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Local Volunteers Help Make U.S. Open a Success

What better way to see Tiger Woods and other top professional golfers on one of the world’s most challenging courses at a U.S. Open for free than to volunteer for one of the local charities running a concession stand? That was the decision my daughter and I made when we signed up to volunteer for Friends of Farmingdale Athletics and help out at their concession stand on Friday, June 19.

As a participating volunteer organization, FFA (and the other local non-profit organizations chosen by the USGA) benefits from a fundraising opportunity that supports the athletic programs at Farmingdale Senior High School and Howitt Middle School. In 2002, when FFA last participated, the group was able to raise a “healthy” amount of funds due to the efforts of the volunteers involved. Generally, the tournament day begins at 6 a.m. and concludes at 6 p.m. As a volunteer, you are asked to work in the concession tent either the first six hours or the last six hours of a tournament day or days as you choose. You also receive a food voucher for a cheeseburger, hot dog, or chicken sandwich, fruit or candy bar, canned soda or water, and a bag of chips. The other six hours are your free time to watch the tournament and the pro golfers as a bonus for your volunteer efforts.

While the volunteers who were chosen by the USGA to man the course and bleachers were required to purchase USGA-approved clothing (which I heard totaled nearly $150), our only requirement was to wear khaki pants and a white-collared shirt. We also attended a short training session from PROM Management Group detailing the job, where we park, USGA rules, such as no cell phones or cameras, and their expectations.

After days of pouring rain, soggy greens, and muddy fields, our day turned out to be one of the best. The cloudy skies turned to one of the sunniest days of the championship. Since our shift didn’t start till 12 noon, we arrived early, checked in at the PROM Management Group volunteer staffing desk where we received our free $100 ticket, and began to make our way down to the course. Our favorite spot was the area around the 15th through 17th holes where you see the players cross Round Swamp Road. As we arrived we got a fantastic view of Tiger Woods from about 20 feet away on the 16th hole.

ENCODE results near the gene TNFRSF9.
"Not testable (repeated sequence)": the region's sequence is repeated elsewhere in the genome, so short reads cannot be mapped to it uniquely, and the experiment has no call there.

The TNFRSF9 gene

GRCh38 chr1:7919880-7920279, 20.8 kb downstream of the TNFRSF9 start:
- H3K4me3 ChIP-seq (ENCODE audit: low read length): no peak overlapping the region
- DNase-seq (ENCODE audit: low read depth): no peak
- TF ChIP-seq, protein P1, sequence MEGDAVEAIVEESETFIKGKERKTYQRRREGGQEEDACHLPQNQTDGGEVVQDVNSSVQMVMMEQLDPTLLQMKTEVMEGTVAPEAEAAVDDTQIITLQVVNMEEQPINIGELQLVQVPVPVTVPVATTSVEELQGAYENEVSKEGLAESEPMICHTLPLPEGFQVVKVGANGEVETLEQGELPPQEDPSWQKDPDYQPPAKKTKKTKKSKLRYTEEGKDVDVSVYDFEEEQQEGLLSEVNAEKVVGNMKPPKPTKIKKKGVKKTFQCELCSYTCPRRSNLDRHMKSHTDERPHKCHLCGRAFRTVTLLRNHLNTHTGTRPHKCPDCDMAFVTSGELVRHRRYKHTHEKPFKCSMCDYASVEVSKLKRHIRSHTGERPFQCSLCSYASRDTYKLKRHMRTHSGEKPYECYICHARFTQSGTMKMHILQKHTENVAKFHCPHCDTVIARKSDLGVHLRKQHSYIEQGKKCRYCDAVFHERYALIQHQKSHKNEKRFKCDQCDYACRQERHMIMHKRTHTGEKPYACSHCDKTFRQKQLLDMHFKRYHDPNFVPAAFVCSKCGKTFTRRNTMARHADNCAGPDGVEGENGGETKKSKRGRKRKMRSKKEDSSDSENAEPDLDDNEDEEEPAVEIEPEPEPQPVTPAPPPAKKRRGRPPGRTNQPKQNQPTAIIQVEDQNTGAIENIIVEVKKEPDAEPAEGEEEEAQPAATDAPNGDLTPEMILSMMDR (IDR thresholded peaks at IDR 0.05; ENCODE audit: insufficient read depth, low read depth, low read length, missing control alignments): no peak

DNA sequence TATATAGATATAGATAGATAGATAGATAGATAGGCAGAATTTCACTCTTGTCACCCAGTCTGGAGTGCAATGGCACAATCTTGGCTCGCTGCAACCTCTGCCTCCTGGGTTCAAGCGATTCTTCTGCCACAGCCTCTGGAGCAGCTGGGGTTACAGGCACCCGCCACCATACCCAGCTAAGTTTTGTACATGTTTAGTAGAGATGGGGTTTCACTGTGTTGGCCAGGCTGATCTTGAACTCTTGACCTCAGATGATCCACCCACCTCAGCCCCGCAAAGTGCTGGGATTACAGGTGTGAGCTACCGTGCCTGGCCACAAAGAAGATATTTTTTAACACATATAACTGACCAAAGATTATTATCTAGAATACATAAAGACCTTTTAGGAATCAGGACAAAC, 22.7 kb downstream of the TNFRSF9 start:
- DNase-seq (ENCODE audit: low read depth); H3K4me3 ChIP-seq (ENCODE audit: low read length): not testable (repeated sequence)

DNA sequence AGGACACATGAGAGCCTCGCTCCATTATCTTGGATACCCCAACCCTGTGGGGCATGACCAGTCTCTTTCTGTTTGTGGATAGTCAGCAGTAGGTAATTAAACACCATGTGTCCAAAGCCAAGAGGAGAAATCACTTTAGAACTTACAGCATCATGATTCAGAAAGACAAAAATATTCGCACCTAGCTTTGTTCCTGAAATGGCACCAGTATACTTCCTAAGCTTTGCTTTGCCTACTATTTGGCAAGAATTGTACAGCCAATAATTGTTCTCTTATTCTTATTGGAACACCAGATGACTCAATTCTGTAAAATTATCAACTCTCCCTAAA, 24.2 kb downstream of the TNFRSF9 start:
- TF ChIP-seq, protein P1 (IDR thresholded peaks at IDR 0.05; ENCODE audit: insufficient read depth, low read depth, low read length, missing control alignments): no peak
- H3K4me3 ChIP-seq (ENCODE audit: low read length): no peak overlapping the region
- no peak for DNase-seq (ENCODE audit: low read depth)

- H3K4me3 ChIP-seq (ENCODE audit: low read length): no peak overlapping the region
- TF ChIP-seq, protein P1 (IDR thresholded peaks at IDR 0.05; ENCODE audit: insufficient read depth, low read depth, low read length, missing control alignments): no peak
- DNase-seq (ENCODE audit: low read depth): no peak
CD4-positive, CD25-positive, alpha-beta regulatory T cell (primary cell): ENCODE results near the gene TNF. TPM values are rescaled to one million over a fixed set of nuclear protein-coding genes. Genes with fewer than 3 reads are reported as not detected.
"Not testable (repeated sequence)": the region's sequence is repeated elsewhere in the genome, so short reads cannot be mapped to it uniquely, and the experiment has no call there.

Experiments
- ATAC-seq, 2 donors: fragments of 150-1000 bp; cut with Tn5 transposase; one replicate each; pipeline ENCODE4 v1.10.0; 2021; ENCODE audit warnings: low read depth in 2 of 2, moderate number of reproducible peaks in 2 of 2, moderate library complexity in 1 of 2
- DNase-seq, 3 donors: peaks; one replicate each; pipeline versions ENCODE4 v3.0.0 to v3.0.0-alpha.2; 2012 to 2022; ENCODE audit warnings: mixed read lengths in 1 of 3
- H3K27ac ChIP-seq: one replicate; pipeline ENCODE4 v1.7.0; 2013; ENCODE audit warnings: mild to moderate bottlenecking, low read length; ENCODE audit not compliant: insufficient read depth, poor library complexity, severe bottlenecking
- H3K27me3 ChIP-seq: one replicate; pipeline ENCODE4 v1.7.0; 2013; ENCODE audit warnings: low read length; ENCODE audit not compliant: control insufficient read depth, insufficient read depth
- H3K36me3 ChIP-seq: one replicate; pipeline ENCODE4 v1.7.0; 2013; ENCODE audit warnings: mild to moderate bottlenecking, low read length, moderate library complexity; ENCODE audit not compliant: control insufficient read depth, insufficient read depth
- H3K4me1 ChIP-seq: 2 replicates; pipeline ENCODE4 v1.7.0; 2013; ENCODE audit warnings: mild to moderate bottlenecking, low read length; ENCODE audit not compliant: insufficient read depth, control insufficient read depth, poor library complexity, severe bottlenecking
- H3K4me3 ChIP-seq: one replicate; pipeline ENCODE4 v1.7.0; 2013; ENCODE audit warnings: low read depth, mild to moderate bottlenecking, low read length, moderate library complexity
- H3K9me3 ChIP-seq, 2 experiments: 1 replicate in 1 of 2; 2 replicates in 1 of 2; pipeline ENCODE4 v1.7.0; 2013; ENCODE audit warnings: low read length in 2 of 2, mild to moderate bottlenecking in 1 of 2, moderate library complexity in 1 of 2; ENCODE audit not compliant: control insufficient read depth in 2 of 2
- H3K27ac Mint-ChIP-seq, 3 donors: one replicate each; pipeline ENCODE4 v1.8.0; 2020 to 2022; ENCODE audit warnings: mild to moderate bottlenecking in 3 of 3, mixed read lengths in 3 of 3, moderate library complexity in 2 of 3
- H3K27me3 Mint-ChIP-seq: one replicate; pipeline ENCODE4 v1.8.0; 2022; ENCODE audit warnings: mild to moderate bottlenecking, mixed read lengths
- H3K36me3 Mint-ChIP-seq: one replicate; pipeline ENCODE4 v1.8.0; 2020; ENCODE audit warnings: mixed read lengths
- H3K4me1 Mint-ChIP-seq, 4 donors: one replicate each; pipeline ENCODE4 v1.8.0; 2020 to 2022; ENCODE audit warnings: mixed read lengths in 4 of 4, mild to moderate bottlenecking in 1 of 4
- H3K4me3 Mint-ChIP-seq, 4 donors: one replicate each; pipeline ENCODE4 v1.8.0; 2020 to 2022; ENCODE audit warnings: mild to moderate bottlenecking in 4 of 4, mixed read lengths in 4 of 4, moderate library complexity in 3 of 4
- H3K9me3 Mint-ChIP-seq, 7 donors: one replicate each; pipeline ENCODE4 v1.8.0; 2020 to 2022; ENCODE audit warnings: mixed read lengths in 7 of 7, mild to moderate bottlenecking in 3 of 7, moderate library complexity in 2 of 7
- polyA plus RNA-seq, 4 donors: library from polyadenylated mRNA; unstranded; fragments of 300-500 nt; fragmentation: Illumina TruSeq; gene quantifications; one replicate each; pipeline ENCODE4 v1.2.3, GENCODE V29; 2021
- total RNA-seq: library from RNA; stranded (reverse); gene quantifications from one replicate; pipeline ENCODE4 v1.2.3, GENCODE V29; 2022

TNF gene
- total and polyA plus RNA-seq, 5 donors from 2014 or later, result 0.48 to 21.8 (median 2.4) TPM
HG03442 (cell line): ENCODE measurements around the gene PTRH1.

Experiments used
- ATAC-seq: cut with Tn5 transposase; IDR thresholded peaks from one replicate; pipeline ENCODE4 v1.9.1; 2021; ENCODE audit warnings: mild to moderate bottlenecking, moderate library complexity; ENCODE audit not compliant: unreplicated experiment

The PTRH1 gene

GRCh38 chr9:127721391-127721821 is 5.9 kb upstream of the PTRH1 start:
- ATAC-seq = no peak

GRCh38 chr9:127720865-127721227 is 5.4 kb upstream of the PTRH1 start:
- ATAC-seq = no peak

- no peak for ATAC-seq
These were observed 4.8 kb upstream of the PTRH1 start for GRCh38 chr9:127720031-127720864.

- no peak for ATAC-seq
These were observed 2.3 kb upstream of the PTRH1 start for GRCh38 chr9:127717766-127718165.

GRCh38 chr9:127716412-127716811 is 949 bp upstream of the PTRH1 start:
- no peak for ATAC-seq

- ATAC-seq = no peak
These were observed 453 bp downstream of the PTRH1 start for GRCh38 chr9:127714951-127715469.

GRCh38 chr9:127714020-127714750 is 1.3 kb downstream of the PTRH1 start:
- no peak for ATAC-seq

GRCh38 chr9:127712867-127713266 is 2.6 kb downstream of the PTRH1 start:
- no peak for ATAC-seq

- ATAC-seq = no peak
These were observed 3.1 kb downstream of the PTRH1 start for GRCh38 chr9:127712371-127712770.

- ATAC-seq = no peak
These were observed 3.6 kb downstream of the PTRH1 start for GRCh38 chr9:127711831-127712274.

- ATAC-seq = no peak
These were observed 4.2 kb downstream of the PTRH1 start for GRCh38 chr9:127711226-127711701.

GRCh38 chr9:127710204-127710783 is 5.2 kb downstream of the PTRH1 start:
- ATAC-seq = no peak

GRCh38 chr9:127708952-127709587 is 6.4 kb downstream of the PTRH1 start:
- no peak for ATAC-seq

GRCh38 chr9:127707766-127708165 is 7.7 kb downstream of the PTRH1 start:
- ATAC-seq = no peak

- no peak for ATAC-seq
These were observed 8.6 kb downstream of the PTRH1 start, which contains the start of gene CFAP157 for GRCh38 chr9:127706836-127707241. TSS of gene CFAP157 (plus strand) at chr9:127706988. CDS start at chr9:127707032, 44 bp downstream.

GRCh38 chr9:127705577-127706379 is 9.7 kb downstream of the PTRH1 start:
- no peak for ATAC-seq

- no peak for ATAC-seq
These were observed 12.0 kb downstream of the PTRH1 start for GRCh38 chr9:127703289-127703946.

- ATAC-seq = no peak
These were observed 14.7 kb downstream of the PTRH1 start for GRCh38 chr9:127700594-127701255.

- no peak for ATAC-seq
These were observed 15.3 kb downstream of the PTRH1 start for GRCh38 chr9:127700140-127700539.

We arrived at our concession tent near the 16th hole, signed in, put on our aprons, and got to work. We were assigned to help Joe, who was manning one of the cash registers. While I helped as a runner getting the orders to each of Joe’s customers, my daughter manned the back wall filling every cashier’s orders for drinks, sandwiches, and snacks. I also learned how to put through credit card orders. From the moment we started, there was a massive sea of people waiting patiently in each line and for the rest of our shift, the customers never diminished. Joe was one of the fastest cashiers, keeping the line moving, quickly giving change, and keeping the mood light. Even though we didn’t know any of the other volunteers, everyone was friendly and kidded each other.

During our shift, the camaraderie among the volunteers was palpable. Even though we were working in tight quarters, everyone was courteous and moved quickly and diligently intent on their jobs. Many of us did double-duty when we learned that some volunteers had not shown up for their shift. Outside of the tent, Frank Nocerino, president of FFA, helped to grill the burgers and hot dogs, ensuring that all the meats were cooked to the correct temperature with a cooking thermometer. Inside in the back a group of volunteers assembled the sandwiches and brought them out to the heated covered dishes. Two men were perched at their tapped beer stand where they filled glass after glass of $6 Budweiser and Michelob Ultra. PROM management supervisors oversaw the entire operation and helped with any problems or questions. All the while, as we continued to work, we’d hear the roar of the crowds as another golfer made a great shot near us.

At the end of our shift, Joe was proud that our cash register rang up $12,000 in sales. He kindly thanked me and my daughter for helping him out. We also collected about $70 in loose change that customers gave to FFA. As for me, my feet hurt and my head was reeling from a non-stop back-and-forth pitching between customers and the buffet line. Was it worth it? Absolutely. I was able to see the greatest golfer in the world (perhaps not on his best day), attend one of the premier golf events for free, and help a charity raise money for local athletes.